This is the last house, though, and he’s desperate. So, he asks if there’s another daughter. Aschenputtel’s father is like, “You don’t want my daughter. She’s dirty and ugly”. Father of the Year Award, right? The Prince insists, and Aschenputtel puts the shoe on. Perfect fit, of course. They ride off, and mom’s birds start singing about how Aschenputtel isn’t a self-mutilating liar but the real deal.
At Aschenputtel’s wedding to the Prince, her step-sisters come to enjoy the festivities. Mom’s birds aren’t happy about this at all. They peck both their eyes out, causing them to be blind for life. Father and step-mother didn’t even get invited to the wedding, because screw them.
In Perrault’s version, Cinderella’s step-sisters try on the shoes and just say, “Oops, my feet are too big.” Then, at her wedding, Cinderella forgives them. She allows all the toxic people in her life, the same people who forced a child to sleep in ashes and called her names, to live with her at the palace because she’s a good girl. If I’m going to read a fairytale to escape reality, karma better be involved.
This brings me to my last point…
6. Aschenputtel Has the Better Moral.
The moral of Cinderella is clear. Be a good girl. Be patient. Be long-suffering. Be a martyr. Good things will happen to you in the end. Just do as your told and don’t bother anyone.
Has that really worked out for women? Historically, this is precisely what the patriarchy has impressed upon women for centuries to control them. Honestly, this is the point of a lot of eurocentric fairytales. They were created to teach young women to keep their legs closed, their mouths shut, and their hands busy at work. It’s part of my love-hate relationship with many stories in this genre.
Perrault’s Cinderella never even asks to go to the ball. She just helps everyone else get ready while she silently deals with her disappointment. She bottles up her emotions until everyone’s gone and then has a good cry. Then, some Fairy Godmother she doesn’t know gives her a dress and a carriage, along with a time limit. The good things just happen to her, despite not making any efforts to better her own life or stick up for herself. In some versions of the story, the Fairy Godmother literally says, “Be a good girl, and maybe I’ll reward you.” Seriously?
The Grimm Brother’s Aschenputtel is proactive. How did she get the hazel tree? She asked her father for the first twig to brush him on a trip. She planted it, she watered it, and she prayed over it. She grew that baby. She asked for help. She tried to bargain with her abusers. She played the game to win the Prince. Aschenputtel is a heroine. Good things don’t happen to her. She makes them happen.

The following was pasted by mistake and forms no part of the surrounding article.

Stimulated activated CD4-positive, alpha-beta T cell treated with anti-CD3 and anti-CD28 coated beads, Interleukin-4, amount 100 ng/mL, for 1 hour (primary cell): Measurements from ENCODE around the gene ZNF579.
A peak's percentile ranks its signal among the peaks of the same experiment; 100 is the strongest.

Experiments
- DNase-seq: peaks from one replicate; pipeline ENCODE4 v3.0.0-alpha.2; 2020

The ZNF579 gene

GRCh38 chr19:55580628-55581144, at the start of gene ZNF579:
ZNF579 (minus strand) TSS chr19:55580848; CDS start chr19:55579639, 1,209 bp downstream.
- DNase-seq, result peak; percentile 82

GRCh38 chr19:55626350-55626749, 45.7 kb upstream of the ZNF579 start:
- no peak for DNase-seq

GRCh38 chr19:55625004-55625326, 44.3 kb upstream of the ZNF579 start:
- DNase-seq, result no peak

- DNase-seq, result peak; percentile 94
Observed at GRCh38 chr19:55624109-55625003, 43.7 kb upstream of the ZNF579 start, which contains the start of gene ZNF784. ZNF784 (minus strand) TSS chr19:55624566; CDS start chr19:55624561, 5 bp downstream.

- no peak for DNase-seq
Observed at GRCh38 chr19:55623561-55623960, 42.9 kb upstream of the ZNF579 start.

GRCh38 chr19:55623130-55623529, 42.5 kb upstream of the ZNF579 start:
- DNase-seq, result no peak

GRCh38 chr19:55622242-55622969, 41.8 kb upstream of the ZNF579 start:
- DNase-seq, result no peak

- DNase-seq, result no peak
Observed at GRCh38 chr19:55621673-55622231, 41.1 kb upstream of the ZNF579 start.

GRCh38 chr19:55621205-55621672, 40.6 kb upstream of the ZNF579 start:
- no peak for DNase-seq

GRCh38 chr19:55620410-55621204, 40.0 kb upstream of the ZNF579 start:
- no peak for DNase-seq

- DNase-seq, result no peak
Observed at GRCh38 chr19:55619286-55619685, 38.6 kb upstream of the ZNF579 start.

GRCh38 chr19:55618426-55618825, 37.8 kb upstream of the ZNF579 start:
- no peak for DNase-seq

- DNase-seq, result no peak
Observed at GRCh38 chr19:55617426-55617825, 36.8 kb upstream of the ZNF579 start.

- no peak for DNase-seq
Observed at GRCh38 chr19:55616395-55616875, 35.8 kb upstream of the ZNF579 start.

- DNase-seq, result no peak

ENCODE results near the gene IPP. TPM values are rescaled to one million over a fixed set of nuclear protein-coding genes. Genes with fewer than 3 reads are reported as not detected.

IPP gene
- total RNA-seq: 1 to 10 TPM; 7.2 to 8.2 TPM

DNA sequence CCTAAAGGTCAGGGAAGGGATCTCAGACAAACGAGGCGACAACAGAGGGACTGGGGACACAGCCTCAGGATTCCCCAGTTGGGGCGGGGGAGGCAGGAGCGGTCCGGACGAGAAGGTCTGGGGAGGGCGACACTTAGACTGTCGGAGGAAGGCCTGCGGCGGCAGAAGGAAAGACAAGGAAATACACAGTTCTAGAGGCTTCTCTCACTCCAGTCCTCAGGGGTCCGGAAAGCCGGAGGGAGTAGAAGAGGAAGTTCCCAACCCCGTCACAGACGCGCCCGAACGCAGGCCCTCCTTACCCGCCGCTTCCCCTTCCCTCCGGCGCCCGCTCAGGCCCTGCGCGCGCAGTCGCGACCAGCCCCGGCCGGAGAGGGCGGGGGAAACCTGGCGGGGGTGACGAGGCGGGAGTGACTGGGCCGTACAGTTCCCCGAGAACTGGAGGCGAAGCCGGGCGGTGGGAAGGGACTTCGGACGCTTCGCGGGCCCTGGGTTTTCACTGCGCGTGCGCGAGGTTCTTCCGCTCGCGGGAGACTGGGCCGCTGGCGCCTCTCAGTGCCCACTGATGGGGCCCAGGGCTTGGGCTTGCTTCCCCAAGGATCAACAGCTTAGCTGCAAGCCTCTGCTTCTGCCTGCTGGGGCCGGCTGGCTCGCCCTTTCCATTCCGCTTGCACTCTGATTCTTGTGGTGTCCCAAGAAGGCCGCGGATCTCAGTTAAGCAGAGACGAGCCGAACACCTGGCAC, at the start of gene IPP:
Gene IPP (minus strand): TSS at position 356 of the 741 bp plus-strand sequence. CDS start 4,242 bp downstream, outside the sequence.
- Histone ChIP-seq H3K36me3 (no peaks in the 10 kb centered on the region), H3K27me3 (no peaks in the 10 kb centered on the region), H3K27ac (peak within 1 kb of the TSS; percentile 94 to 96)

The moral of Aschenputtel has less to do with the heroine and more to do with her family. This is a Golden Rule fable, a cautionary tale about what happens to mean people. Don’t mistreat children, or you will suffer the consequences. In a world as bleak as the one we live in, I wish that was the message more people were hearing. Then, maybe we would see fewer news articles about murdered children and more stories about young women achieving their dreams.
After writing this, I’m sure there will still be some people who prefer Perrault’s sanitized version that Walt Disney made so famous. I understand the familiarity and sweetness of that story can be very appealing, and I don’t fault anyone for that at all. As for me, I will always prefer Aschenputtel, my little German rebel girl who made life happen with the help of her mother’s spirit.
Full story of Aschenputtel: https://www.pitt.edu/~dash/grimm021.html
Full version of Perrault’s Cinderella: https://www.pitt.edu/~dash/perrault06.html
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Princess Eya’s life changes forever with the discovery of the Statue of the Goddess Winds, just as she’s coming of age. The long-overlooked kingdom of Hicares finds itself in a war it isn’t prepared for against the far more powerful empire of Pescel. To survive, Eya must flee her home, losing everything and everyone she loves in the process.
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Struggling With the Current is the first book in The Telverin Trilogy, a story about an exiled princess who finds herself in a terrifying world with equally frightening powers.